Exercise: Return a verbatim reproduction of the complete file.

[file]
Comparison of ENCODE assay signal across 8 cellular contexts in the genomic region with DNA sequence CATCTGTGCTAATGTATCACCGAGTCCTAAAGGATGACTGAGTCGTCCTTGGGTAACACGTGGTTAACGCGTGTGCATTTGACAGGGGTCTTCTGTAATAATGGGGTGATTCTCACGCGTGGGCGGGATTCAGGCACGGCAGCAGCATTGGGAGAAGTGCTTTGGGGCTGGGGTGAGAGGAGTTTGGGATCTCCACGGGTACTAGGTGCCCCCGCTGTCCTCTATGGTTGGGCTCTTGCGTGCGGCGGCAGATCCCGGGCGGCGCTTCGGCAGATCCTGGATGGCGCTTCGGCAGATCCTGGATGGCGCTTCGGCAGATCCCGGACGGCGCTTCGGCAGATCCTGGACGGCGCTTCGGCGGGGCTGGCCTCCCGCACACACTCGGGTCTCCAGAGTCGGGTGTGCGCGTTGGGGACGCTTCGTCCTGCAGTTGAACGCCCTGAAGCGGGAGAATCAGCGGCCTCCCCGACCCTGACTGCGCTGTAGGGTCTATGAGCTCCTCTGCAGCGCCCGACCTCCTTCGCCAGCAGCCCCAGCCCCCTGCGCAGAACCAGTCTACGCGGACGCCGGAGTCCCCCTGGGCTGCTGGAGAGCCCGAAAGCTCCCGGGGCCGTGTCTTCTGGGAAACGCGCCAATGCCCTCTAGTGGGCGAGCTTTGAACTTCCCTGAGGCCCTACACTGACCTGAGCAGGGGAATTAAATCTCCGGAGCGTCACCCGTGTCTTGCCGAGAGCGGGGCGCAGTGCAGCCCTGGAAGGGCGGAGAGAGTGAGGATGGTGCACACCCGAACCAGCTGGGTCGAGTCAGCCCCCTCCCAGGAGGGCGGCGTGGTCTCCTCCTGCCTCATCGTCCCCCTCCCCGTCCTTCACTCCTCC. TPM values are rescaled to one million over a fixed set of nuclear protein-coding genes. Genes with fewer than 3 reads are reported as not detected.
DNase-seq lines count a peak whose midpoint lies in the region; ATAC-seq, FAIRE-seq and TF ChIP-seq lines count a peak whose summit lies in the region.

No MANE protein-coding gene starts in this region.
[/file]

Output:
Comparison of ENCODE assay signal across 8 cellular contexts in the genomic region with DNA sequence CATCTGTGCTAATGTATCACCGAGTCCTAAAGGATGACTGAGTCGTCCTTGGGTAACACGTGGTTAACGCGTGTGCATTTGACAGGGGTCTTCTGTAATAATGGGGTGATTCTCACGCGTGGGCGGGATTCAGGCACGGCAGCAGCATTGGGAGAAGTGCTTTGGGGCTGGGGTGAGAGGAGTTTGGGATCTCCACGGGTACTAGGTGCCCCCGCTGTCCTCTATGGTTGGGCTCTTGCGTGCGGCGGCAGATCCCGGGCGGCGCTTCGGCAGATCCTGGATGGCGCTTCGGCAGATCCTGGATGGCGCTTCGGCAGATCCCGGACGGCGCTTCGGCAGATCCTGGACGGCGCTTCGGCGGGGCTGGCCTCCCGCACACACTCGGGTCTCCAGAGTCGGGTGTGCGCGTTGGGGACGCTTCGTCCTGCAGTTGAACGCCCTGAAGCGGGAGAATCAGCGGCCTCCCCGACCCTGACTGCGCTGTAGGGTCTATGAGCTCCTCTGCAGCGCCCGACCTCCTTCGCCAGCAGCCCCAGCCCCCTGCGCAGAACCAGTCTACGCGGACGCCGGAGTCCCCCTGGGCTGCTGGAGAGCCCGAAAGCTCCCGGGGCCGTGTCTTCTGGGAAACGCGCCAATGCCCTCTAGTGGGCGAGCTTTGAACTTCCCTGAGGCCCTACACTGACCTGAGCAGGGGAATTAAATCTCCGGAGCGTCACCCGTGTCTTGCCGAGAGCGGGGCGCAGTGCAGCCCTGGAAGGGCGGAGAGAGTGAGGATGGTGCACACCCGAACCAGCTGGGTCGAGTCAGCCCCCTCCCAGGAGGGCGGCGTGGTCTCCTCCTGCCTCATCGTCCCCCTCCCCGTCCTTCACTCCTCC. TPM values are rescaled to one million over a fixed set of nuclear protein-coding genes. Genes with fewer than 3 reads are reported as not detected.
DNase-seq lines count a peak whose midpoint lies in the region; ATAC-seq, FAIRE-seq and TF ChIP-seq lines count a peak whose summit lies in the region.

No MANE protein-coding gene starts in this region.